Despite an overwhelming win in the High Court, Patricia de Lille's battle with the DA is far from over.
The High Court in Cape Town on Wednesday ruled that the DA's termination of the Cape Town mayor's party membership was illegal and invalid. This effectively means that De Lille's membership has been reinstated.
But the DA has not given up yet, and will bring a motion of no confidence in De Lille in the Cape Town city council.
De Lille's party reinstatement also means that she is susceptible to the party's internal disciplinary processes.
....I feel energised, now more than ever before to continue fighting to bring change to the lives of the poor and marginalised in cape town.— Patricia de Lille (@PatriciaDeLille) June 27, 2018
This is the promise that i made in 2016, and the court has today supported me in my quest to continue working to deliver that promise. pic.twitter.com/MdrauwsSuw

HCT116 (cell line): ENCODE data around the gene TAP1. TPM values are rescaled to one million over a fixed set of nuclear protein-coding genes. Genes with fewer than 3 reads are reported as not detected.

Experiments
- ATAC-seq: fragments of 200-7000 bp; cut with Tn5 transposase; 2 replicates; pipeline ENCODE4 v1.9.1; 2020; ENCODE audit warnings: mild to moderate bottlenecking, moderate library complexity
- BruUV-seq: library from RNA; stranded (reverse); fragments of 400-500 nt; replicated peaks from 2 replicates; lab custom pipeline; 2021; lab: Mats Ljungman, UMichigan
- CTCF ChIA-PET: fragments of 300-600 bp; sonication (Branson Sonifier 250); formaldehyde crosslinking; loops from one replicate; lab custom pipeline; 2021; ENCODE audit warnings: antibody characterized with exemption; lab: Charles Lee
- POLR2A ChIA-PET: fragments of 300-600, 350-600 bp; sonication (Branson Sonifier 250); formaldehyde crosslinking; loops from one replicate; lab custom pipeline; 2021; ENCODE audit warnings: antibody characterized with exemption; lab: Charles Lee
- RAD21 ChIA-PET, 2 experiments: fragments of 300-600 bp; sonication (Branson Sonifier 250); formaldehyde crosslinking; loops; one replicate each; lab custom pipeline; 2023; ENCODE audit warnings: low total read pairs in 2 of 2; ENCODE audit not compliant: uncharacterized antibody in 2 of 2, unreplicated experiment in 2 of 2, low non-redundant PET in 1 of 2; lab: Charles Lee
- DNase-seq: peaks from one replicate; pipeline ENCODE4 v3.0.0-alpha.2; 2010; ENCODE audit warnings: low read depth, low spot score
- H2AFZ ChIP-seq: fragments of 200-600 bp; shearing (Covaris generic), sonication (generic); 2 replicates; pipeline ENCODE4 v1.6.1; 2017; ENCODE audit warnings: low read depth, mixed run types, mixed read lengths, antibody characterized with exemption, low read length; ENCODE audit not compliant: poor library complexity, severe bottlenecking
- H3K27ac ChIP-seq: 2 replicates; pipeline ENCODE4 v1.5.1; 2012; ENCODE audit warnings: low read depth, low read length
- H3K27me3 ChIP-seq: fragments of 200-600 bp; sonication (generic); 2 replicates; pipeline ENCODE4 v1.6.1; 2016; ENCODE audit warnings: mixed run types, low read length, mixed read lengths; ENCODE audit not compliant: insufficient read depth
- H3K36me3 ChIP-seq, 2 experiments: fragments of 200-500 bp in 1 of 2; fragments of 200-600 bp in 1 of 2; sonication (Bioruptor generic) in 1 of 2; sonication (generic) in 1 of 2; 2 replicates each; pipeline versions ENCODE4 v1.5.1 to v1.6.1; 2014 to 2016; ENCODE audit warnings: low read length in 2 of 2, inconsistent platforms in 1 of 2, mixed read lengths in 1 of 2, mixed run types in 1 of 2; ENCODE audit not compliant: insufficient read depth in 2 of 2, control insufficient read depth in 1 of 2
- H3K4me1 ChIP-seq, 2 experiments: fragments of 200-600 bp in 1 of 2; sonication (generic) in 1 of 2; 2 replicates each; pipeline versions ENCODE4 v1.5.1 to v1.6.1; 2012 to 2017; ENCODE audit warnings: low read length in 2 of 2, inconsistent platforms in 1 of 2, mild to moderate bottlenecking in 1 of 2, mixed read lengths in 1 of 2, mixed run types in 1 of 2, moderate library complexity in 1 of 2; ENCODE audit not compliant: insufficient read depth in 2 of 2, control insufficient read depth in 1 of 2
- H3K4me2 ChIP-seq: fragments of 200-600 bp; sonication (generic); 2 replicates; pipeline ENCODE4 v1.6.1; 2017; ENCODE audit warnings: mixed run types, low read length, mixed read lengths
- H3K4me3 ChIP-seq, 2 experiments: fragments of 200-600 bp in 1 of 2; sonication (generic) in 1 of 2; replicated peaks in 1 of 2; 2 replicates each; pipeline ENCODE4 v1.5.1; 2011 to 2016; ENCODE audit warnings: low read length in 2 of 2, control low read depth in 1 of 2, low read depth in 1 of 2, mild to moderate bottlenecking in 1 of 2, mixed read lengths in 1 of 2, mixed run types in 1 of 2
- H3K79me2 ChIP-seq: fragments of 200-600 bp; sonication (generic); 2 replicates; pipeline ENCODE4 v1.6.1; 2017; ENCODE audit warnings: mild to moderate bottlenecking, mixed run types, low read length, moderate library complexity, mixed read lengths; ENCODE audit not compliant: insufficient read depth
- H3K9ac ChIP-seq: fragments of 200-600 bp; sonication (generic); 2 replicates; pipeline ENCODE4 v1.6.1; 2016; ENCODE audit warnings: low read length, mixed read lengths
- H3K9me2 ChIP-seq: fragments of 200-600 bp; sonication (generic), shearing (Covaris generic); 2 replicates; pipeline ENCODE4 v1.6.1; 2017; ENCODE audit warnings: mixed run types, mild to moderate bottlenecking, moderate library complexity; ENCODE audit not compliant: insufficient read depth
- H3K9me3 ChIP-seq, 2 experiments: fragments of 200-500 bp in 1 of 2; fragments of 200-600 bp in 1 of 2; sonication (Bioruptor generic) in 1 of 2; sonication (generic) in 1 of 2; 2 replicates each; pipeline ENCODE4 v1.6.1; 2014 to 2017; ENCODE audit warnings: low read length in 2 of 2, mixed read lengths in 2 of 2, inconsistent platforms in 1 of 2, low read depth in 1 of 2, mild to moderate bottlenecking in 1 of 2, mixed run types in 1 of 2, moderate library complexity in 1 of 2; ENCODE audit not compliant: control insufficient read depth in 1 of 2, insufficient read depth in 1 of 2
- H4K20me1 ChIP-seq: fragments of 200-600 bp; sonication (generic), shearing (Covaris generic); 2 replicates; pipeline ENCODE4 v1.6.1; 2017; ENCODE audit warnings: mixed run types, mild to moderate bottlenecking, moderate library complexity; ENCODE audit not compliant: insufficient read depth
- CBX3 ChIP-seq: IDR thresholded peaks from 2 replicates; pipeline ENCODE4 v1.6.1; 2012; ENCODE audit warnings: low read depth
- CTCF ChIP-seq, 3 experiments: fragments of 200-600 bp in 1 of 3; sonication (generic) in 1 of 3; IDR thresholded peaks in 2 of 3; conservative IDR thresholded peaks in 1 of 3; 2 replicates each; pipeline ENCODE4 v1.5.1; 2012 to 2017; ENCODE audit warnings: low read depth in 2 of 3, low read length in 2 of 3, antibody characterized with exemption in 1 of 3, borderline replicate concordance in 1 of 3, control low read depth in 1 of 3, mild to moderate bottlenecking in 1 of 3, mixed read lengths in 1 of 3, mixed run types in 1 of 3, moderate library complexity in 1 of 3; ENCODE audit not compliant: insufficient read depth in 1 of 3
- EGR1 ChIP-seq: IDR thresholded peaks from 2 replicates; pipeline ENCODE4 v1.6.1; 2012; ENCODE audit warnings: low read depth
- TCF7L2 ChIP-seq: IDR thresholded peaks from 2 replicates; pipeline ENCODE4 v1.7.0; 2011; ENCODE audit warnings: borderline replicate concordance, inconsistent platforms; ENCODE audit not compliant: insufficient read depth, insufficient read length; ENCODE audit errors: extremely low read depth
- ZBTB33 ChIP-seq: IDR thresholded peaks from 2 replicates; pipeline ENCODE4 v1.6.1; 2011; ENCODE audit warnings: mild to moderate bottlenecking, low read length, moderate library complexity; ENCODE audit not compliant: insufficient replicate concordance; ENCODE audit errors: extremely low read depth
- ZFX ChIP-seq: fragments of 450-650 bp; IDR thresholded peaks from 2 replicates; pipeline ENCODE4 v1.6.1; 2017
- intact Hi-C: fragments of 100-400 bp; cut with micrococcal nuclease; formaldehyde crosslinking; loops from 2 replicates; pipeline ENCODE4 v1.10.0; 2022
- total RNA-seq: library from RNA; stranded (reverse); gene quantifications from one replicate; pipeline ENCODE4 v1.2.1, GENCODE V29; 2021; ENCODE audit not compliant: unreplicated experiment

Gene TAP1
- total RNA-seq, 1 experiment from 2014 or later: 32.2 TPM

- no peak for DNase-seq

Speaking to HuffPost, the party's deputy federal executive chairperson Natasha Mazzone said a motion of no confidence in De Lille as mayor will be tabled.
"It will be a motion brought before council and the council will have to decide when that will be scheduled. Certainly, when you've lost the confidence of 75 percent of your own caucus it is an untenable situation in which you are operating and certainly not healthy for the city of Cape Town," Mazzone said.
"I am just more concerned about what happens within the DA. A very stern instruction has gone through to all DA councillors that service delivery remains the top priority."
Mazzone said all disciplinary processes against De Lille will now commence.
"De Lille is a member of the DA again. She's been reinstated as a member of the DA. As such, she is subject to all DA disciplinary processes. Therefore, all those disciplinary hearings pending against her are reinstated, and she will have to face disciplinary hearings that she was going to before," Mazzone said.
"We do maintain that we followed process, that's why we would like to study the judgement very carefully and see where the judges felt that we erred. We think that there might have been a misunderstanding in the way that the judgement was put together in terms of our internal processes."